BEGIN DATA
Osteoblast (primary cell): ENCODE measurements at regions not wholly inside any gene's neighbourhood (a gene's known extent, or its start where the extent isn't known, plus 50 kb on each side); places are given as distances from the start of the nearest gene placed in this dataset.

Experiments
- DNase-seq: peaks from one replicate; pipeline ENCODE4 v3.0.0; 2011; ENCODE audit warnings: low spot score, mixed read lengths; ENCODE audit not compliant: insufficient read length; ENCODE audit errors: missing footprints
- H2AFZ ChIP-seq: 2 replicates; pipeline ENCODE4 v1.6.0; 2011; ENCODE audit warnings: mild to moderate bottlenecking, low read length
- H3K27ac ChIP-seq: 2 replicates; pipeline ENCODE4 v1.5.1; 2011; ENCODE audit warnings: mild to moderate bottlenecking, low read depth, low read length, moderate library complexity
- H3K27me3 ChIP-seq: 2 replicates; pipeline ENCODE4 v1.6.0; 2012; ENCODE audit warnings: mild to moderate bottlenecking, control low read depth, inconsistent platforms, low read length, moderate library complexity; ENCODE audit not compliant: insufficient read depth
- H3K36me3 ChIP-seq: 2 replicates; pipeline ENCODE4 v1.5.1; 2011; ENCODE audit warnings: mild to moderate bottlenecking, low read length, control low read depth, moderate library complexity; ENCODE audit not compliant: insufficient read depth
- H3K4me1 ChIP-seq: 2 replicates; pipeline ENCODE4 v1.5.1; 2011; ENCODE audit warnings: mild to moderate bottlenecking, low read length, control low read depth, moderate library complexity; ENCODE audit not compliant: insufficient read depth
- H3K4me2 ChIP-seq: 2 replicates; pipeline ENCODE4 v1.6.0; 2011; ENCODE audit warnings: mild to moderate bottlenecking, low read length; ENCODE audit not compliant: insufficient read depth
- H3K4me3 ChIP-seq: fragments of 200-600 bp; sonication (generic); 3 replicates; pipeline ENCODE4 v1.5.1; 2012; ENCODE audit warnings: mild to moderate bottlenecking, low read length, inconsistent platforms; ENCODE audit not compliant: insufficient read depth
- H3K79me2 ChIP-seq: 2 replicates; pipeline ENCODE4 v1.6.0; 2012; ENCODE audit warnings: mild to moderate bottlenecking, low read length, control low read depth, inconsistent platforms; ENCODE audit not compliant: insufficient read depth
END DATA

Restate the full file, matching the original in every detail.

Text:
Osteoblast (primary cell): ENCODE measurements at regions not wholly inside any gene's neighbourhood (a gene's known extent, or its start where the extent isn't known, plus 50 kb on each side); places are given as distances from the start of the nearest gene placed in this dataset.

Experiments
- DNase-seq: peaks from one replicate; pipeline ENCODE4 v3.0.0; 2011; ENCODE audit warnings: low spot score, mixed read lengths; ENCODE audit not compliant: insufficient read length; ENCODE audit errors: missing footprints
- H2AFZ ChIP-seq: 2 replicates; pipeline ENCODE4 v1.6.0; 2011; ENCODE audit warnings: mild to moderate bottlenecking, low read length
- H3K27ac ChIP-seq: 2 replicates; pipeline ENCODE4 v1.5.1; 2011; ENCODE audit warnings: mild to moderate bottlenecking, low read depth, low read length, moderate library complexity
- H3K27me3 ChIP-seq: 2 replicates; pipeline ENCODE4 v1.6.0; 2012; ENCODE audit warnings: mild to moderate bottlenecking, control low read depth, inconsistent platforms, low read length, moderate library complexity; ENCODE audit not compliant: insufficient read depth
- H3K36me3 ChIP-seq: 2 replicates; pipeline ENCODE4 v1.5.1; 2011; ENCODE audit warnings: mild to moderate bottlenecking, low read length, control low read depth, moderate library complexity; ENCODE audit not compliant: insufficient read depth
- H3K4me1 ChIP-seq: 2 replicates; pipeline ENCODE4 v1.5.1; 2011; ENCODE audit warnings: mild to moderate bottlenecking, low read length, control low read depth, moderate library complexity; ENCODE audit not compliant: insufficient read depth
- H3K4me2 ChIP-seq: 2 replicates; pipeline ENCODE4 v1.6.0; 2011; ENCODE audit warnings: mild to moderate bottlenecking, low read length; ENCODE audit not compliant: insufficient read depth
- H3K4me3 ChIP-seq: fragments of 200-600 bp; sonication (generic); 3 replicates; pipeline ENCODE4 v1.5.1; 2012; ENCODE audit warnings: mild to moderate bottlenecking, low read length, inconsistent platforms; ENCODE audit not compliant: insufficient read depth
- H3K79me2 ChIP-seq: 2 replicates; pipeline ENCODE4 v1.6.0; 2012; ENCODE audit warnings: mild to moderate bottlenecking, low read length, control low read depth, inconsistent platforms; ENCODE audit not compliant: insufficient read depth